However, readers are drawn to the book title, which specifically focuses on the gluten-free diet for achieving peak physical and mental performance. This is where Djokovic falters. Serve to Win has too many inconsistencies, inaccuracies, and statements not supported by scientific literature, thereby adding to consumers’ confusion about the gluten-free diet.
I’m concerned by Djokovic’s interchangeable use of the terms wheat-free, gluten-free and grain-free, because these terms are not synonymous. In some parts of the book he talks about the benefits of eliminating all grains, specifically saying that more grains means more health issues, including obesity, diabetes and heart problems. But then he also shares the list of gluten-free grains that he does eat (as he should); considerable evidence shows a relationship between whole grains and a reduced risk of these diseases.
Several statements in the book are either not supported by scientific literature or are downright inaccurate. For example, when writing about the gluten-free diet, it is not okay to refer to celiac disease as a gluten allergy when it is an autoimmune disorder—something quite different.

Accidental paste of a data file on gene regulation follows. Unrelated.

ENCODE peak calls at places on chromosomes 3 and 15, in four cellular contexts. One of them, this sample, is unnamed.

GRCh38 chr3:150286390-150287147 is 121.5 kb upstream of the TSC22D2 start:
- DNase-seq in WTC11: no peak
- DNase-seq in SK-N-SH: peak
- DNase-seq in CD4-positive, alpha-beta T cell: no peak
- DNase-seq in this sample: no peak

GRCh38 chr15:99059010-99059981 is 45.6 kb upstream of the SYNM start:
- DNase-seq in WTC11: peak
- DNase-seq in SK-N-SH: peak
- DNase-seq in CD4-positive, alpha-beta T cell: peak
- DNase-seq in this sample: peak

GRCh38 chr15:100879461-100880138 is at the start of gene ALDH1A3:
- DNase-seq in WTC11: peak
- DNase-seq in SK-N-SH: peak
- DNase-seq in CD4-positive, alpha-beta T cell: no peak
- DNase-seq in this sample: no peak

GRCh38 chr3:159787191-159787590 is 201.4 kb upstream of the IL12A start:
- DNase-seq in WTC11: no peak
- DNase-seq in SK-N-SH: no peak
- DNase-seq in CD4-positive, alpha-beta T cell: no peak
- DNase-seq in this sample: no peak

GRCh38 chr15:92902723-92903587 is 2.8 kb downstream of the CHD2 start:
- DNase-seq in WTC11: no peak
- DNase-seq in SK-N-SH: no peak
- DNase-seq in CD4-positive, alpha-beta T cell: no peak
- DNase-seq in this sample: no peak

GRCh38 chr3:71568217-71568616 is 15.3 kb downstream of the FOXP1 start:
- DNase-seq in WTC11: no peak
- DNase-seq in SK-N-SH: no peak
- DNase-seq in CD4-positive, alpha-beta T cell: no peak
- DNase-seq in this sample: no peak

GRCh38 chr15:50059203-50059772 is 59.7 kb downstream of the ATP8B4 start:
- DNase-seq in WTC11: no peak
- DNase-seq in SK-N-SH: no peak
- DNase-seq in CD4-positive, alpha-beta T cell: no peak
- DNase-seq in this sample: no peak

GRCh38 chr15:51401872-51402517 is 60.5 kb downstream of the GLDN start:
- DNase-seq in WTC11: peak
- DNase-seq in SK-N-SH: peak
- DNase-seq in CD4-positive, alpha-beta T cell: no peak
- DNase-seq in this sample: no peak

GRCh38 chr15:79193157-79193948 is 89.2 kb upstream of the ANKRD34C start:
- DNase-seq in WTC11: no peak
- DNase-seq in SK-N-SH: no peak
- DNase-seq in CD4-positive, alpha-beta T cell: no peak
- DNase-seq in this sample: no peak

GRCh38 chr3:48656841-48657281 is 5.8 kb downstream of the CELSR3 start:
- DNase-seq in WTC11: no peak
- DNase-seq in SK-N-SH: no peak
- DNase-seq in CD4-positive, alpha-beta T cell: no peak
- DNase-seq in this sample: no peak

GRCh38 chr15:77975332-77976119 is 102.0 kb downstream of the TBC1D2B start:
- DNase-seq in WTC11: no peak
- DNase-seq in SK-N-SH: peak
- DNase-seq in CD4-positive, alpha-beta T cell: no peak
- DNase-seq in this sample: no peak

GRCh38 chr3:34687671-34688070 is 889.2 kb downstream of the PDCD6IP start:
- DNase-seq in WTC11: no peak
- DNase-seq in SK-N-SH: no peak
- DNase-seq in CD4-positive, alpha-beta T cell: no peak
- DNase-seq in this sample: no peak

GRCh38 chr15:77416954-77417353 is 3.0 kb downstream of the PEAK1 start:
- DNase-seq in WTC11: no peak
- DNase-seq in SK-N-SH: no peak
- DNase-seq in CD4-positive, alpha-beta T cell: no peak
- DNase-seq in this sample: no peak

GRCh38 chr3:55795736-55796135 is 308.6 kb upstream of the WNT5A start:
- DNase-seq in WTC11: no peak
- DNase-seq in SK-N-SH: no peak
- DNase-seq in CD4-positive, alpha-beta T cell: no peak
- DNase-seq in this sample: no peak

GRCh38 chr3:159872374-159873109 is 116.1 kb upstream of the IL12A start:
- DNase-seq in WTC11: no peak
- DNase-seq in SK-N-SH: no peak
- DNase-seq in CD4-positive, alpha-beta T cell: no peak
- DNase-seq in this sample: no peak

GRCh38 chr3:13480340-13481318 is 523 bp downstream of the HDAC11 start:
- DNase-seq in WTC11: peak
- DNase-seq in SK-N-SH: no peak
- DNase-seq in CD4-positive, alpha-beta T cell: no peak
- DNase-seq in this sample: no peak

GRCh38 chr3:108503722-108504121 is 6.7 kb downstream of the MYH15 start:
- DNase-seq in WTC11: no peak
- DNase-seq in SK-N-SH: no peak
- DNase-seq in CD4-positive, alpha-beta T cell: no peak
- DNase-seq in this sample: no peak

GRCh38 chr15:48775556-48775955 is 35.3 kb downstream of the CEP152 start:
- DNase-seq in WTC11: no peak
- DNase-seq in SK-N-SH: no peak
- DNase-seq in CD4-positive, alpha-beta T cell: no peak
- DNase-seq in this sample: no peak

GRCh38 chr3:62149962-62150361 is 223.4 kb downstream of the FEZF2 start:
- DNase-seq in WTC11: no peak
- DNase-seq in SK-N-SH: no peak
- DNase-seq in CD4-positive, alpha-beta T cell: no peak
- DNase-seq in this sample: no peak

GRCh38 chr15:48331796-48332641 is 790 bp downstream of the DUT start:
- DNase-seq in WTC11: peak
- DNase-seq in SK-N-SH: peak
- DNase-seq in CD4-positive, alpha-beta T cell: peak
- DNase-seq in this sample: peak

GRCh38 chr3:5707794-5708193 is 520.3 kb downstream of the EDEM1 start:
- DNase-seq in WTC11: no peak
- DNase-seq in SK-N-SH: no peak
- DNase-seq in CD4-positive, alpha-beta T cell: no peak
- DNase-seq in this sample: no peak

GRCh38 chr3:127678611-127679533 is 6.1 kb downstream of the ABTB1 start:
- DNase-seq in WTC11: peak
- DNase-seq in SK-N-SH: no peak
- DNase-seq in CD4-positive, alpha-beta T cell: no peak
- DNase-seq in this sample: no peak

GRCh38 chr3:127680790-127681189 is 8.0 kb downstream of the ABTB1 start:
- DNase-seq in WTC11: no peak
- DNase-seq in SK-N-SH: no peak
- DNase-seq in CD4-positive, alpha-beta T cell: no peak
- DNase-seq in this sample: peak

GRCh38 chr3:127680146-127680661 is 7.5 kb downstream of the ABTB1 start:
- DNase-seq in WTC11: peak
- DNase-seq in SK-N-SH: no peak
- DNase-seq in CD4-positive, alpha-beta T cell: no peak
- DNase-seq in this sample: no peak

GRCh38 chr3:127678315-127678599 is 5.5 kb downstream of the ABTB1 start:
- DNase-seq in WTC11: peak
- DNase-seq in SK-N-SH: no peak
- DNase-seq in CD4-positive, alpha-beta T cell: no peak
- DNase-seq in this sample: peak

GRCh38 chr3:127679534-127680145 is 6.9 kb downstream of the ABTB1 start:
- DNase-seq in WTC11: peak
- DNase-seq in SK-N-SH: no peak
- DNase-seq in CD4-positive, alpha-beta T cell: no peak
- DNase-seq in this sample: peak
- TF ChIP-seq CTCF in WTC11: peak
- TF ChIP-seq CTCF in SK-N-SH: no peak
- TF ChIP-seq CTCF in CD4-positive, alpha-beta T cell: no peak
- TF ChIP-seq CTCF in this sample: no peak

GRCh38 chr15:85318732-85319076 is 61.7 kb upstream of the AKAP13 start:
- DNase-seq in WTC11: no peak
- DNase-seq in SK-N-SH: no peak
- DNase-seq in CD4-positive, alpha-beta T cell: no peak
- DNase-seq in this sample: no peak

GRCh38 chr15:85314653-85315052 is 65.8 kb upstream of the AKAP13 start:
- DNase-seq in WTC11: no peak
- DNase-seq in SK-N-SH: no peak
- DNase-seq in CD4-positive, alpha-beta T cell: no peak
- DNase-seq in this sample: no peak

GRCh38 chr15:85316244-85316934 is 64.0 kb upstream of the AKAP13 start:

Djokovic states that eliminating gluten can lead to rapid weight loss for the general population. However, leading authorities on gluten-related disorders will tell you that evidence does not show that removing gluten from the diet in and of itself is effective for weight loss. I’m disappointed that Serve to Win fosters the confusion on this much discussed matter.
The biggest issue I have with this book is that its overall message implies that the general population—those who don’t have celiac disease, gluten sensitivity or another condition in which the gluten-free diet can alleviate symptoms—will benefit from removing gluten from their diet. Right now, there just isn’t any evidence to show that this is the case.